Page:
The good news is that the COVID vaccine is being administered this week! At the end of a very long year, this vaccine represents hope.

Although the vaccine is not yet widely available, now is the time for employers to consider whether they will require employees to be vaccinated against COVID and, if so, develop a legally-compliant policy.

Private sector employers likely have the right to require that employees, especially at-will employees, receive the COVID vaccination as a condition of continued employment. Different considerations may apply for employees with formal employment agreements or who belong to a union.

Employers who decide to adopt a mandatory employee vaccination policy must comply with the Americans with Disabilities Act (ADA), Title VII of the Civil Rights Act, the Genetic Information Nondiscrimination Act (GINA) and other federal and state laws that may apply. Among other requirements, these laws obligate an employer to consider in good faith exceptions for employees unable to be vaccinated due to an underlying disability or based on their religious beliefs.

Just this week, the Equal Employment Opportunity Commission (EEOC) updated its COVID-related guidance to address employer vaccination programs. Click here to read the full guidance in Q & A format (at section K, “Vaccinations”).

Key highlights of the guidance include:

  • Employers may require employees to provide documentation that they received the COVID vaccine.
  • Employers who administer the vaccine themselves, or through a third party they contract with to do so, are restricted as to the screening questions they can legally ask employees. On this point, EEOC’s guidance seems to suggest that employers may, as an alternative, prefer to send employees to their health care provider or pharmacy to get the vaccine and then supply proof of vaccination to the employer.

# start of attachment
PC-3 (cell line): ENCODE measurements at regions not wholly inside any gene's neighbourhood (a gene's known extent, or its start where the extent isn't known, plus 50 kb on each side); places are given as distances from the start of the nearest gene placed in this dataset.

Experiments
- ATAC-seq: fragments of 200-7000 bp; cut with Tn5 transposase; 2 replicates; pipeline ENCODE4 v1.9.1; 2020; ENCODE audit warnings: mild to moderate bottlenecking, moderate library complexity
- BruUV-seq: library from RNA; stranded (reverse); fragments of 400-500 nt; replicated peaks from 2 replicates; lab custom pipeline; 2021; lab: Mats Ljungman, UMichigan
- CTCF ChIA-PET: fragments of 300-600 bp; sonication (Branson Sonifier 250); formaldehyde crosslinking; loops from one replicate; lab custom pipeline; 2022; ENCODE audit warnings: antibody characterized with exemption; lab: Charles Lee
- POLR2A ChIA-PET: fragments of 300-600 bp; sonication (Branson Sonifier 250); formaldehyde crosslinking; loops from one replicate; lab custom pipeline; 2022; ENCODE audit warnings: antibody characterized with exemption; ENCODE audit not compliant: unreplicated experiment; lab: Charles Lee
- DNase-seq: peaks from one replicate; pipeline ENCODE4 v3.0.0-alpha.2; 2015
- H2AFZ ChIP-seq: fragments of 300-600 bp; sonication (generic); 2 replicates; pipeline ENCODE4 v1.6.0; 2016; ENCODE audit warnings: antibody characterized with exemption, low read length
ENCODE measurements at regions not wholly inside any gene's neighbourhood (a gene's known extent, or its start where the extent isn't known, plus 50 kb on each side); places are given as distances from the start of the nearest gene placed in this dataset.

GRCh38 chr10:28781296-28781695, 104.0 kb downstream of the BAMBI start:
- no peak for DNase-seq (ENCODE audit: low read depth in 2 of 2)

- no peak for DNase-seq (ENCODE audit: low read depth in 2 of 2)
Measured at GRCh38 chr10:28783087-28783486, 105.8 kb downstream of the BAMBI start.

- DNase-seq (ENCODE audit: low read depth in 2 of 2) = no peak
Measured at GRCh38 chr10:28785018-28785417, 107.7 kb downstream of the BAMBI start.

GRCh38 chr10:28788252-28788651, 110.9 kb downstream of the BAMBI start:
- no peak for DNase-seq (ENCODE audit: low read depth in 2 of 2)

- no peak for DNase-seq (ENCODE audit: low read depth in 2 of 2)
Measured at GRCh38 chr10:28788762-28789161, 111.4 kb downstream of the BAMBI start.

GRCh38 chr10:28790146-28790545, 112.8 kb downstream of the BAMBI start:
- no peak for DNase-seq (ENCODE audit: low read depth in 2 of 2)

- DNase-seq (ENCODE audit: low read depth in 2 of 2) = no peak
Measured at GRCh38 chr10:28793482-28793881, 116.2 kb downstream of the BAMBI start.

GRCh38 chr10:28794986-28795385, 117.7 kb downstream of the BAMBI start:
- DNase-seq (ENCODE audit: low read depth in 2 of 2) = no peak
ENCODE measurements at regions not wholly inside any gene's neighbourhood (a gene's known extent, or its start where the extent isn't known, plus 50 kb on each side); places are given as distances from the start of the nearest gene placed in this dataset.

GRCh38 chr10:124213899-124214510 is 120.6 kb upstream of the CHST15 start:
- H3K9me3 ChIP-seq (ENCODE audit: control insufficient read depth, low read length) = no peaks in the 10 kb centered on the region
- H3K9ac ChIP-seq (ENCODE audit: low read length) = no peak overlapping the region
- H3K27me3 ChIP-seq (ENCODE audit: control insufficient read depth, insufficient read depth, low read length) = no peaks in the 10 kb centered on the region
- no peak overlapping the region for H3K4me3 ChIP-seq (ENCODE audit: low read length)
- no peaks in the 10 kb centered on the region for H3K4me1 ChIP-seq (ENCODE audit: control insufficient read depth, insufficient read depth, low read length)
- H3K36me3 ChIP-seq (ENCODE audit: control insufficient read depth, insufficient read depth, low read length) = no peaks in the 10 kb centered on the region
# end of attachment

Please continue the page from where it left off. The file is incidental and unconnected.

• Employers must engage in an individualized, case-by-case inquiry with employees who object to vaccination based on a disability or religious belief in a good faith effort to find a workable accommodation that doesn’t create an undue hardship on the business. On this point, the guidance provides: “If an employee cannot get vaccinated for COVID-19 because of a disability or sincerely held religious belief, practice, or observance, and there is no reasonable accommodation possible, then it would be lawful for the employer to exclude the employee from the workplace. This does not mean the employer may automatically terminate the worker. Employers will need to determine if any other rights apply under the EEO laws or other federal, state, and local authorities.”

Employers considering a mandatory employee vaccination policy should consult with legal counsel in making that determination and in developing a legally-compliant policy. Now is no time to vacillate!